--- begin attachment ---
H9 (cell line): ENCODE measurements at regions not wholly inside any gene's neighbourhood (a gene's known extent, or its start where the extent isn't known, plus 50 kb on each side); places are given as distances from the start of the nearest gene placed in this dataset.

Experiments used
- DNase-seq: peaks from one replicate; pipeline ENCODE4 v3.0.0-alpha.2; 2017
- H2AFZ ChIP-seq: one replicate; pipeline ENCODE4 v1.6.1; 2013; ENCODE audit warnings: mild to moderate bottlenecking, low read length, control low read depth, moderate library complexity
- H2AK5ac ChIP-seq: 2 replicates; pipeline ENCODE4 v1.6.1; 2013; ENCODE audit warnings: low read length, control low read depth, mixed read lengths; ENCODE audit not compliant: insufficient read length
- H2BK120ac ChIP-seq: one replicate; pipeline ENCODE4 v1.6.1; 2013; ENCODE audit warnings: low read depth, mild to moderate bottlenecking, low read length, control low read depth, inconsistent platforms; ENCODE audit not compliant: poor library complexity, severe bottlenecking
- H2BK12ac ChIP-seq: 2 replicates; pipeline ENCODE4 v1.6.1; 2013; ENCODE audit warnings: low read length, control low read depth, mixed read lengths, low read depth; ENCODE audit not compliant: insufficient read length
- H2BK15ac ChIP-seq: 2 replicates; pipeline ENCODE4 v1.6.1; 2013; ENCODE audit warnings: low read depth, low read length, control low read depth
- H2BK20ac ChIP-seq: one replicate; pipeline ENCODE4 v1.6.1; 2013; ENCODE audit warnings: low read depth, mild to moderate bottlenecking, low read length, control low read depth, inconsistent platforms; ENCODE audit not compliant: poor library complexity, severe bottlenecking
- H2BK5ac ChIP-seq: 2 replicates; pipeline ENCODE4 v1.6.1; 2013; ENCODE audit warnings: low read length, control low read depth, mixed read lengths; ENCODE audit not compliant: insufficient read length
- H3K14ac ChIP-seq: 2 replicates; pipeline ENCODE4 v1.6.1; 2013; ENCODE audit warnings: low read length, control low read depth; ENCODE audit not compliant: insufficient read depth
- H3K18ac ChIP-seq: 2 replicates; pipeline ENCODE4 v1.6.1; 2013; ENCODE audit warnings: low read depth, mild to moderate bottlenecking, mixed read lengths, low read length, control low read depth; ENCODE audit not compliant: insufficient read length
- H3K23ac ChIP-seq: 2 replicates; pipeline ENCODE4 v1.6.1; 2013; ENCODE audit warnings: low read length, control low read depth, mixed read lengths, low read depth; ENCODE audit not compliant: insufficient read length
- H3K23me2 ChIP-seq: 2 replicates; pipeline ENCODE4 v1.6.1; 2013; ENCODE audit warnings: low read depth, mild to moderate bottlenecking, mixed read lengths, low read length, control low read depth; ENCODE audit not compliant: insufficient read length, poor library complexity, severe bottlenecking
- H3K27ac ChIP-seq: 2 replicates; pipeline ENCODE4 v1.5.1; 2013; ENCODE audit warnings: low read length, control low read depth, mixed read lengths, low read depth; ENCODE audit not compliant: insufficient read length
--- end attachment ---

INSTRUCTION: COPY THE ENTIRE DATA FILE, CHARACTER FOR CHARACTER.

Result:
H9 (cell line): ENCODE measurements at regions not wholly inside any gene's neighbourhood (a gene's known extent, or its start where the extent isn't known, plus 50 kb on each side); places are given as distances from the start of the nearest gene placed in this dataset.

Experiments used
- DNase-seq: peaks from one replicate; pipeline ENCODE4 v3.0.0-alpha.2; 2017
- H2AFZ ChIP-seq: one replicate; pipeline ENCODE4 v1.6.1; 2013; ENCODE audit warnings: mild to moderate bottlenecking, low read length, control low read depth, moderate library complexity
- H2AK5ac ChIP-seq: 2 replicates; pipeline ENCODE4 v1.6.1; 2013; ENCODE audit warnings: low read length, control low read depth, mixed read lengths; ENCODE audit not compliant: insufficient read length
- H2BK120ac ChIP-seq: one replicate; pipeline ENCODE4 v1.6.1; 2013; ENCODE audit warnings: low read depth, mild to moderate bottlenecking, low read length, control low read depth, inconsistent platforms; ENCODE audit not compliant: poor library complexity, severe bottlenecking
- H2BK12ac ChIP-seq: 2 replicates; pipeline ENCODE4 v1.6.1; 2013; ENCODE audit warnings: low read length, control low read depth, mixed read lengths, low read depth; ENCODE audit not compliant: insufficient read length
- H2BK15ac ChIP-seq: 2 replicates; pipeline ENCODE4 v1.6.1; 2013; ENCODE audit warnings: low read depth, low read length, control low read depth
- H2BK20ac ChIP-seq: one replicate; pipeline ENCODE4 v1.6.1; 2013; ENCODE audit warnings: low read depth, mild to moderate bottlenecking, low read length, control low read depth, inconsistent platforms; ENCODE audit not compliant: poor library complexity, severe bottlenecking
- H2BK5ac ChIP-seq: 2 replicates; pipeline ENCODE4 v1.6.1; 2013; ENCODE audit warnings: low read length, control low read depth, mixed read lengths; ENCODE audit not compliant: insufficient read length
- H3K14ac ChIP-seq: 2 replicates; pipeline ENCODE4 v1.6.1; 2013; ENCODE audit warnings: low read length, control low read depth; ENCODE audit not compliant: insufficient read depth
- H3K18ac ChIP-seq: 2 replicates; pipeline ENCODE4 v1.6.1; 2013; ENCODE audit warnings: low read depth, mild to moderate bottlenecking, mixed read lengths, low read length, control low read depth; ENCODE audit not compliant: insufficient read length
- H3K23ac ChIP-seq: 2 replicates; pipeline ENCODE4 v1.6.1; 2013; ENCODE audit warnings: low read length, control low read depth, mixed read lengths, low read depth; ENCODE audit not compliant: insufficient read length
- H3K23me2 ChIP-seq: 2 replicates; pipeline ENCODE4 v1.6.1; 2013; ENCODE audit warnings: low read depth, mild to moderate bottlenecking, mixed read lengths, low read length, control low read depth; ENCODE audit not compliant: insufficient read length, poor library complexity, severe bottlenecking
- H3K27ac ChIP-seq: 2 replicates; pipeline ENCODE4 v1.5.1; 2013; ENCODE audit warnings: low read length, control low read depth, mixed read lengths, low read depth; ENCODE audit not compliant: insufficient read length